7

I need to eval some code in Perl that might some times contain an exit() call in it. A very simplified example of this would be:

use strict;
use warnings;


eval "some_function()";
die $@ if $@;

print "Still alive!\n";


sub some_function {
    print "Hello from some_function\n";
    exit;
}

I never get to "Still alive!" because of the exit() call.

I tried setting some keys in %SIG (QUIT, STOP, TERM, BREAK, etc) but that didn't work. I also attempted to redefine CORE::exit with no success.

How can I prevent an exit() call from being effective when being evaled?

0
9

You can override exit, but you must do so at compile-time. So use a flag to signal whether the override is active or not.

our $override_exit = 0;
BEGIN { 
   *CORE::GLOBAL::exit = sub(;$) {
      die "EXIT_OVERRIDE\n" if $override_exit;
      CORE::exit($_[0] // 0);
   };
}

eval {
   local $override_exit = 1;
   some_function();
};

my $exit_was_called = $@ eq "EXIT_OVERRIDE\n";
die $@ if $@ && !$exit_was_called;

die("Exit called\n") if $exit_was_called;

But that creates an exception that might be caught unintentionally. So let's use last instead.

our $override_exit = 0;
BEGIN { 
   *CORE::GLOBAL::exit = sub(;$) {
      no warnings qw( exiting );
      last EXIT_OVERRIDE if $override_exit;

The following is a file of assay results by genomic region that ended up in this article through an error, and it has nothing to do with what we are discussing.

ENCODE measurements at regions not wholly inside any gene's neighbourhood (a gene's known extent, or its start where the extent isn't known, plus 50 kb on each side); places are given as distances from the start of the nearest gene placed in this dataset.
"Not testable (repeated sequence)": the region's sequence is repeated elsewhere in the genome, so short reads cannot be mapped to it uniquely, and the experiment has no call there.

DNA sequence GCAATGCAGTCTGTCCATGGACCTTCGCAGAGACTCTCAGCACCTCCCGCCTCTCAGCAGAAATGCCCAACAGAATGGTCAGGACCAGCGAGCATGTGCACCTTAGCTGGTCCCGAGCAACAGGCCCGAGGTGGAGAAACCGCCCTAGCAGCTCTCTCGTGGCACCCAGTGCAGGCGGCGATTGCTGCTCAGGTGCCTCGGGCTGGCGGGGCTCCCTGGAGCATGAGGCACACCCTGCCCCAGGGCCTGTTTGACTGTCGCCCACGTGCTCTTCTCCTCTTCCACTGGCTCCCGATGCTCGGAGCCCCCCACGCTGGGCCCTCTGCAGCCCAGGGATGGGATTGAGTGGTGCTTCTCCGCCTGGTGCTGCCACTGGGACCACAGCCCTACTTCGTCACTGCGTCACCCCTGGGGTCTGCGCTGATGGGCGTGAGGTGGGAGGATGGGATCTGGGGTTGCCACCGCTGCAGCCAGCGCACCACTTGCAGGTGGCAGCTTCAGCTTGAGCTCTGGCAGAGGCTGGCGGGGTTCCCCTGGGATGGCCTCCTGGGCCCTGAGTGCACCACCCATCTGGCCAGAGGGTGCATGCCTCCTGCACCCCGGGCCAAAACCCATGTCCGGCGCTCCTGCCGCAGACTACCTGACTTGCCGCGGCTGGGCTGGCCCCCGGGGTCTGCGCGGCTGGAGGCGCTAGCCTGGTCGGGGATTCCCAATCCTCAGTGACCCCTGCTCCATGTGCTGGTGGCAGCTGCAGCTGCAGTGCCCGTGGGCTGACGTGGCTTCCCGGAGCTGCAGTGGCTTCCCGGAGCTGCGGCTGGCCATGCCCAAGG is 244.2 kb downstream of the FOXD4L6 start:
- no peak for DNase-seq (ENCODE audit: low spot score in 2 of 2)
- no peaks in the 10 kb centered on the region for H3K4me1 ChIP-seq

CORE::exit($_[0] // 0);
   };
}

my $exit_was_called = 1;
EXIT_OVERRIDE: {
   local $override_exit = 1;
   eval { some_function() };
   die $@ if $@;
   $exit_was_called = 0;
}

die("Exit called\n") if $exit_was_called;

Note that eval BLOCK is used to catch exception. eval EXPR is used to compile code.

2
  • 1
    Very nice, thanks again. :-) So, if the evaled code explicitly calls CORE::exit, I guess I won't be able to stop that. Right? Aug 19 '14 at 17:19
  • 1
    You'd have to install an opcode checker to change the ppaddr of exit opcodes, I think.
    – ikegami
    Aug 25 '14 at 1:02
6

exit isn't meant to be trapped, so eval isn't the solution here. You could put the remaining code you need to run in an END block:

some_function();
END { print "Still alive! For now...\n"; }

sub some_function {
    print "Hello from some_function\n";
    exit;
}

But if you absolutely, positively need to prevent exit from killing the script, you'll have to redefine exit() at compile time:

BEGIN { *CORE::GLOBAL::exit = sub (;$) { } } # Make exit() do nothing
some_function();
print "Still alive!\n"; # Gets printed

*CORE::GLOBAL::exit = *CORE::exit; # Restore exit()
exit;
print "I'm dead here.\n"; # Doesn't get printed

sub some_function { exit }

The Test::Trap module from the CPAN can be used to encapsulate this bit of ugliness for you, if you're interested in a more robust solution. Personally I would locally patch the exiting some_function() to use croak instead, and maybe file a bug report with the patch if it's a module.

If you're just evaling user input and you don't want them to be able to call exit, verify that the string contains no calls to exit or to a subroutine that would indirectly exit, then eval it. Personally I'd be more afraid of unlink and fork than exit if the user is inputting arbitrary code to be evaluated.

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